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British University Censors Ancient Greek Poem for Domestic Violence

Ancient Greek poem women
Ancient Greek women getting water from a fountain are depicted on a vase. Public Domain

A British university censored an ancient Greek poem with references to violence against women in order to not upset students, the London Times reported on Monday.

According to the report, the work, called “Types of Women” — which is more than 2,500 years old — is taught to first-year Classics students at Reading University.

The poem, sometimes translated simply as “Women,” or rendered as Semonides 7, is an Archaic Greek satirical poem written by Semonides of Amorgos in the seventh century BC.

The poem is based on the idea that Zeus created men and women differently, and that he specifically created ten types of women, based on different models from the natural world.

Ancient Greek poem referred to violence against women

The university removed passages of the poem partly to avoid distressing students. “The portion of the poem now omitted involved a brief reference to domestic violence,” it said, adding “that part seemed unnecessarily unpleasant and (potentially) triggering.”

Reading said the poem contained “a particularly nasty reference to smashing your wife’s teeth out with a rock, in an effort to control her.”

It said the professor decided not to include those lines to avoid focusing on extreme misogyny and “so as not to give first-year Classics students, who may be learning about ancient Greece for the first time, an inaccurate impression of Greek culture and literature from this period, which while clearly misogynistic, does not generally highlight acts of domestic abuse.”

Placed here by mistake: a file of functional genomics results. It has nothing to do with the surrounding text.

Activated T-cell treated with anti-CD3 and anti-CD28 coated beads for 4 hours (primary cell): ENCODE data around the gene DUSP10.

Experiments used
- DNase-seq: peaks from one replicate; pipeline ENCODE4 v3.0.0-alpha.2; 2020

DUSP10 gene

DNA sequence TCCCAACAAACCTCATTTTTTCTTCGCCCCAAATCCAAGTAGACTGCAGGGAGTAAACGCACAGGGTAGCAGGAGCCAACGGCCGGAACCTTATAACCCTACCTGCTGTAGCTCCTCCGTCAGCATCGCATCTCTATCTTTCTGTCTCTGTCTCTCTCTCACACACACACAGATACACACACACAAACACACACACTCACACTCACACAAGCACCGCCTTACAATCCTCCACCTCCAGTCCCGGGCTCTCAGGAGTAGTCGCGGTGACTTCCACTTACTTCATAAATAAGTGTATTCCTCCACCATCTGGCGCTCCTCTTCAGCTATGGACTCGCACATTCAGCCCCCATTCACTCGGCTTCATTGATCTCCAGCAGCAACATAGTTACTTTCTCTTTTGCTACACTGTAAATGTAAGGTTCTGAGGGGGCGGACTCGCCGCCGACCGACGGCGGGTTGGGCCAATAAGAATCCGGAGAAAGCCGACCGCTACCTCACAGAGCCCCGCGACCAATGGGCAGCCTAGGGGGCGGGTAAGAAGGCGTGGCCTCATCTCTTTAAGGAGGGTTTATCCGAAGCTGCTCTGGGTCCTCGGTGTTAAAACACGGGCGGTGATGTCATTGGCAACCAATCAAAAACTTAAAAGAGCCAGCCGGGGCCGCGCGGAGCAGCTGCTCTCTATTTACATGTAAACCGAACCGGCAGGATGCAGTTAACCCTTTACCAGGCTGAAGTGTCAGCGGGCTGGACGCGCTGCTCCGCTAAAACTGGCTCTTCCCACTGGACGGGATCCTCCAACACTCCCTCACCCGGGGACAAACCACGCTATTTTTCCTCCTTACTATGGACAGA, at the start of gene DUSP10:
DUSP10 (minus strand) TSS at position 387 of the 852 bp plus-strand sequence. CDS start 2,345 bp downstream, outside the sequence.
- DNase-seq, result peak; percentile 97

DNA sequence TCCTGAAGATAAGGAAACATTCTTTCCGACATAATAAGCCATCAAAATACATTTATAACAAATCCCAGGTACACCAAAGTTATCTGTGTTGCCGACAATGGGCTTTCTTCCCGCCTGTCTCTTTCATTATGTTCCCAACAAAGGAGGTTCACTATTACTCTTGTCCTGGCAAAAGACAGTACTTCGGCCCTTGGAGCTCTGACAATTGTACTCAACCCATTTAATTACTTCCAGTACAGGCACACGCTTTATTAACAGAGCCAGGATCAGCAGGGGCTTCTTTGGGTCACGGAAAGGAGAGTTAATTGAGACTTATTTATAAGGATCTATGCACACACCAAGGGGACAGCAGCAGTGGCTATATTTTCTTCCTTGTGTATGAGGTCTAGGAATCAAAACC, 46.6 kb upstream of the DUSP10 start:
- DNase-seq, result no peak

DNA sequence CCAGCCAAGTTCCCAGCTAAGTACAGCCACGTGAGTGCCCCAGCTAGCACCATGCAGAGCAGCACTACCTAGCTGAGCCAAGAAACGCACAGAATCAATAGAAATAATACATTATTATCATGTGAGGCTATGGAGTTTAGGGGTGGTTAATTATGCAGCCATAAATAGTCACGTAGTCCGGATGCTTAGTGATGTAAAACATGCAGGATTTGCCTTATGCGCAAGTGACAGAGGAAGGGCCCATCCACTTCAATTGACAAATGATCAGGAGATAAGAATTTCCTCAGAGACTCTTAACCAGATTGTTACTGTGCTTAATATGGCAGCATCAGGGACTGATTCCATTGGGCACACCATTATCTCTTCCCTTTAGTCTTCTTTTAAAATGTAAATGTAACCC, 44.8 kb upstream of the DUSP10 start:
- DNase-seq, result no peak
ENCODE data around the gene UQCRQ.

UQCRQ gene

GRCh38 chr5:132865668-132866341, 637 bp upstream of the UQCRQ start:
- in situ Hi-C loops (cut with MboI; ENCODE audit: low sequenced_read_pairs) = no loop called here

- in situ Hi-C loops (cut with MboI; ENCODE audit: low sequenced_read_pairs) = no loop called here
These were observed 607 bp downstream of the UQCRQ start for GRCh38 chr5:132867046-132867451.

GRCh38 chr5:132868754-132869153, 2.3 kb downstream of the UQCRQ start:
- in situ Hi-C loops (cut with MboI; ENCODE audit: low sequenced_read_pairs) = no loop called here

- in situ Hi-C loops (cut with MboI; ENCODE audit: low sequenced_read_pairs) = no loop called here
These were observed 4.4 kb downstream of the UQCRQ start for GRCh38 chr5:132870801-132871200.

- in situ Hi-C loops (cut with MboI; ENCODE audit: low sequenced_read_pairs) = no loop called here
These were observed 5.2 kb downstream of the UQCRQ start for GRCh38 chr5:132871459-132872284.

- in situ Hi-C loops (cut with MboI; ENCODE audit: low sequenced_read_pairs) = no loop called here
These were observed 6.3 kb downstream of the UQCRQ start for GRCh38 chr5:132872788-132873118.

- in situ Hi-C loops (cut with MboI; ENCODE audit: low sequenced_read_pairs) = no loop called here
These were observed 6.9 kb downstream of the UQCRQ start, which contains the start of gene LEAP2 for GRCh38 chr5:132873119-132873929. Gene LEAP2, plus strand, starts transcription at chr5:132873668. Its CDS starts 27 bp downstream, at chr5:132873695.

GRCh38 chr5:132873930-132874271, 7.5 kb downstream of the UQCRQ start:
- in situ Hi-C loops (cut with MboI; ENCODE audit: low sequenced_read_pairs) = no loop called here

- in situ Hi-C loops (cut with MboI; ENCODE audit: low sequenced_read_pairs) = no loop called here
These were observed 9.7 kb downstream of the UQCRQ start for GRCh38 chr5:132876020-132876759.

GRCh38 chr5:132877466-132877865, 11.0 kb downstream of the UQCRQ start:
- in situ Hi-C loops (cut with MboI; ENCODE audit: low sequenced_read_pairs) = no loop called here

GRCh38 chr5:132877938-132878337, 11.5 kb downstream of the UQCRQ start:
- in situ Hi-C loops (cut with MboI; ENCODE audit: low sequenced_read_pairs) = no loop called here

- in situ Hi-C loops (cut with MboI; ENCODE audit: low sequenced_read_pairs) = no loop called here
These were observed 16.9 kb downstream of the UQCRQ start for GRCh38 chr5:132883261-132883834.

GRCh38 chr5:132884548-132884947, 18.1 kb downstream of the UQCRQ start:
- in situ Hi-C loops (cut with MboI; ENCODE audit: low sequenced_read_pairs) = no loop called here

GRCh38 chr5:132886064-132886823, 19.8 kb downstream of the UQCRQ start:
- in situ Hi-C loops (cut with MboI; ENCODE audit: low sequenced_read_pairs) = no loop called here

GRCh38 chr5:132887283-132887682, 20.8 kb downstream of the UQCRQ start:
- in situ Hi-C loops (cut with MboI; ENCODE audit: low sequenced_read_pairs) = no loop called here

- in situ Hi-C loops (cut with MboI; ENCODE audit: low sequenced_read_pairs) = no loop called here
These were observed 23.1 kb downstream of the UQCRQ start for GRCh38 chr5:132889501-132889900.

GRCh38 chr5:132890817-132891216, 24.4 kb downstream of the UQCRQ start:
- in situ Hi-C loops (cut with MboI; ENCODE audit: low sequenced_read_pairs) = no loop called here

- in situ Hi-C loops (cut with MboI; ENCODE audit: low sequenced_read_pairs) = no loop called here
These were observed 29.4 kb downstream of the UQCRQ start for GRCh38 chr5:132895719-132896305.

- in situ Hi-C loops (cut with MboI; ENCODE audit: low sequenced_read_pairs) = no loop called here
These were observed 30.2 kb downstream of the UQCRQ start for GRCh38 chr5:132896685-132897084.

Students were told before discussions that the work was an example of “extreme misogyny in archaic Greece,” The Times reports.

Would universities ban the Bible or the Koran?

The decision by the university has created strong reactions by some classicists.

Ewen Bowie, professor emeritus of classical languages and literature at Oxford University, told the Daily Mail that ancient works needed to be “understood in context”. He added: “When you start censoring reading lists you are putting your foot on the slippery slope.”

Several readers also expressed their disapproval at the comments section of the Times.

“Aren’t these students supposed to be mature enough to sit on a murder trial? Shame on the teachers though; either drop the text if there is something better or assume the students are adults who can identify and deal with the unsavory aspects of the text,” a reader said.

Another said: “Perhaps they’d like to ban the Bible or Koran too, for the references to deeply uncomfortable paragraphs about slaves, what wives did to husbands, how daughters extracted their father’s seed etc. Crikey! Get a grip!”

“I wonder how they teach Anglo-Saxon and Viking history these days,” a third reader commented.

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